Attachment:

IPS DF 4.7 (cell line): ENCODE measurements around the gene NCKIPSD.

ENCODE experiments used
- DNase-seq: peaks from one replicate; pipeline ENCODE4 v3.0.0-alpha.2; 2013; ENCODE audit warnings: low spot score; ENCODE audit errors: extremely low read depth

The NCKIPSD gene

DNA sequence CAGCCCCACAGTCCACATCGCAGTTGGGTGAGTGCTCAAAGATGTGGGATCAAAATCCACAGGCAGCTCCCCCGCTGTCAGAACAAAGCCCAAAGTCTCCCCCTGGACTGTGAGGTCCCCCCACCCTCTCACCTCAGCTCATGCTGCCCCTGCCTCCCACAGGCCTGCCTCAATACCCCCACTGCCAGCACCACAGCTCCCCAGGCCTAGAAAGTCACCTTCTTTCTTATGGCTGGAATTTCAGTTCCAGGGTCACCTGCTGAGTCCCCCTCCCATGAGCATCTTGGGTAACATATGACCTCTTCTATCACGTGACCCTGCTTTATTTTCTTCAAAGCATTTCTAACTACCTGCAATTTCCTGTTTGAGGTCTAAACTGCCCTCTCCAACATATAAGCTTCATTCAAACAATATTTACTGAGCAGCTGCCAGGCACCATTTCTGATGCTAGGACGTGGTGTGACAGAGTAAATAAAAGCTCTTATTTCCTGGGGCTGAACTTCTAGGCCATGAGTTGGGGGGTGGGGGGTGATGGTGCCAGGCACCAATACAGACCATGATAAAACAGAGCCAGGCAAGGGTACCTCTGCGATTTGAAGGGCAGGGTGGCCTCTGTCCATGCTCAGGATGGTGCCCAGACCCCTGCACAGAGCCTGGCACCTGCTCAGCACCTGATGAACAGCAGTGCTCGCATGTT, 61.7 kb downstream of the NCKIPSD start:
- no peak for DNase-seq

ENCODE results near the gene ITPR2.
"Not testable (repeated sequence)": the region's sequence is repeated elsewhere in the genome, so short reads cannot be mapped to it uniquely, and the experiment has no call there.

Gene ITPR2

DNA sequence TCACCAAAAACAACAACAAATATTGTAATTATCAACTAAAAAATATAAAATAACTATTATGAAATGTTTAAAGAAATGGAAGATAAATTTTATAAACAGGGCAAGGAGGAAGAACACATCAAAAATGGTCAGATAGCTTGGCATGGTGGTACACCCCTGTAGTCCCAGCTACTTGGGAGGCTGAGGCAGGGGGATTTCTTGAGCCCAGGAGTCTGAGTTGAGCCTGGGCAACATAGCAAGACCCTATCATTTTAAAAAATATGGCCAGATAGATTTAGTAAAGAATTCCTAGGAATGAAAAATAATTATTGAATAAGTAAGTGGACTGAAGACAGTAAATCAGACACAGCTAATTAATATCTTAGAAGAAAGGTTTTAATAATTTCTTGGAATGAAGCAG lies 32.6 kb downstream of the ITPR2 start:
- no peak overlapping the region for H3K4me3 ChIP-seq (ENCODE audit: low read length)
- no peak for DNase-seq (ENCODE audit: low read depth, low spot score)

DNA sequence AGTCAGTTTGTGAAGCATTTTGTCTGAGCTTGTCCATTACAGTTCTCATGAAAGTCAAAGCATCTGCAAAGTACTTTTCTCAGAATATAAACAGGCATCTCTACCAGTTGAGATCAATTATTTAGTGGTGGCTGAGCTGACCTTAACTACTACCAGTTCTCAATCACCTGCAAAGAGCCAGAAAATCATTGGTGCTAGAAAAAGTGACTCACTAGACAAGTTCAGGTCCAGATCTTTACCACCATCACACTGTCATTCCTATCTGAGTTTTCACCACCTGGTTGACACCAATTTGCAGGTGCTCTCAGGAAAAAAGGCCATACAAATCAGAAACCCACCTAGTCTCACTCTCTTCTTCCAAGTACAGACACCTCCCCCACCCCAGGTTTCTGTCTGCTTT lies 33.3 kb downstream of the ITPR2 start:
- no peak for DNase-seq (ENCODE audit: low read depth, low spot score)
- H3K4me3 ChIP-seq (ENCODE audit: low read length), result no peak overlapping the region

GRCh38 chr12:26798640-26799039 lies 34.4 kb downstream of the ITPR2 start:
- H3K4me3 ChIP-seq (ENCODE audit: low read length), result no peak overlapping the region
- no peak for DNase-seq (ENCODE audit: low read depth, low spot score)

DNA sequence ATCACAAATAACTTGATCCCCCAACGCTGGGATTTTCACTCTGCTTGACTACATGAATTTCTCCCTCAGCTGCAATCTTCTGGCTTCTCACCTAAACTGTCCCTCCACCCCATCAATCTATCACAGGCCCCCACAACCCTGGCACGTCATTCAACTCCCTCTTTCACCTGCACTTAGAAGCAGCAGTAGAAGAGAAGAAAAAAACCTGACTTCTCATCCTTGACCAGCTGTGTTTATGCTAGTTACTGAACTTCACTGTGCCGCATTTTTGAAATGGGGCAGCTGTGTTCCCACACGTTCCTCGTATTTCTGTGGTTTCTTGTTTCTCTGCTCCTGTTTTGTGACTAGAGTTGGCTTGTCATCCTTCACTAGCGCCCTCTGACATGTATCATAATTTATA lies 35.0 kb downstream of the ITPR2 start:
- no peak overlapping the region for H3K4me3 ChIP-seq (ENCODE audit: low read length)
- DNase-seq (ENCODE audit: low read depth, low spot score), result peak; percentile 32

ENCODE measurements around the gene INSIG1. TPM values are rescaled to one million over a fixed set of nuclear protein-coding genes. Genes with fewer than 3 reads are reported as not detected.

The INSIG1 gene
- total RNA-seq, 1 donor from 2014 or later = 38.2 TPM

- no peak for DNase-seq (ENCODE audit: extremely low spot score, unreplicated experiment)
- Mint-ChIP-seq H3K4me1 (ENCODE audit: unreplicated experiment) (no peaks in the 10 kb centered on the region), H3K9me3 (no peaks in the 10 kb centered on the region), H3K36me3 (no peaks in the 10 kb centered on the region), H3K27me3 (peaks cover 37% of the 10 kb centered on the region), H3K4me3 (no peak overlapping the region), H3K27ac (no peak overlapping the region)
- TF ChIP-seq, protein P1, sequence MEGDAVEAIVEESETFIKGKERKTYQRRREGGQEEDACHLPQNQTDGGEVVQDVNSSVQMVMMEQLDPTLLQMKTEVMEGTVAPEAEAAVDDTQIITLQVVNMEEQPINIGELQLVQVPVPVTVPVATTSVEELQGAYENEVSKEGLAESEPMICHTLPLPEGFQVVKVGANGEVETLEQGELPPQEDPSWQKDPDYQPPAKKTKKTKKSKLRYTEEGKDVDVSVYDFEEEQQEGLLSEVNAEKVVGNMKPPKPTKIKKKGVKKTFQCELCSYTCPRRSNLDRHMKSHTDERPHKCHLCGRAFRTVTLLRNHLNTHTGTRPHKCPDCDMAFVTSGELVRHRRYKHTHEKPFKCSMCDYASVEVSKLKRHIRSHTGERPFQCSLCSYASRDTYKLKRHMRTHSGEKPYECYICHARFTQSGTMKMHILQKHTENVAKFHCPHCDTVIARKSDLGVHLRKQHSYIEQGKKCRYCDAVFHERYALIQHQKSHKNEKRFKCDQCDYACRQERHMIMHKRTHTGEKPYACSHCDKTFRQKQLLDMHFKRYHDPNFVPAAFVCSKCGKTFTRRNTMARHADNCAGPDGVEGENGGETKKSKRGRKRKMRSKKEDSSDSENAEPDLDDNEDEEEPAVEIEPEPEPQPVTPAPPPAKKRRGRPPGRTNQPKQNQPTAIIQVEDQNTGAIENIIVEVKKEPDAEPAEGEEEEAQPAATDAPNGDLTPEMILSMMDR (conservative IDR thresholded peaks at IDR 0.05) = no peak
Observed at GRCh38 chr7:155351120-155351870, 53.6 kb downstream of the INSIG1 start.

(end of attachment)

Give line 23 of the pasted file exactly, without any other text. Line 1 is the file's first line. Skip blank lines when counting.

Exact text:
The INSIG1 gene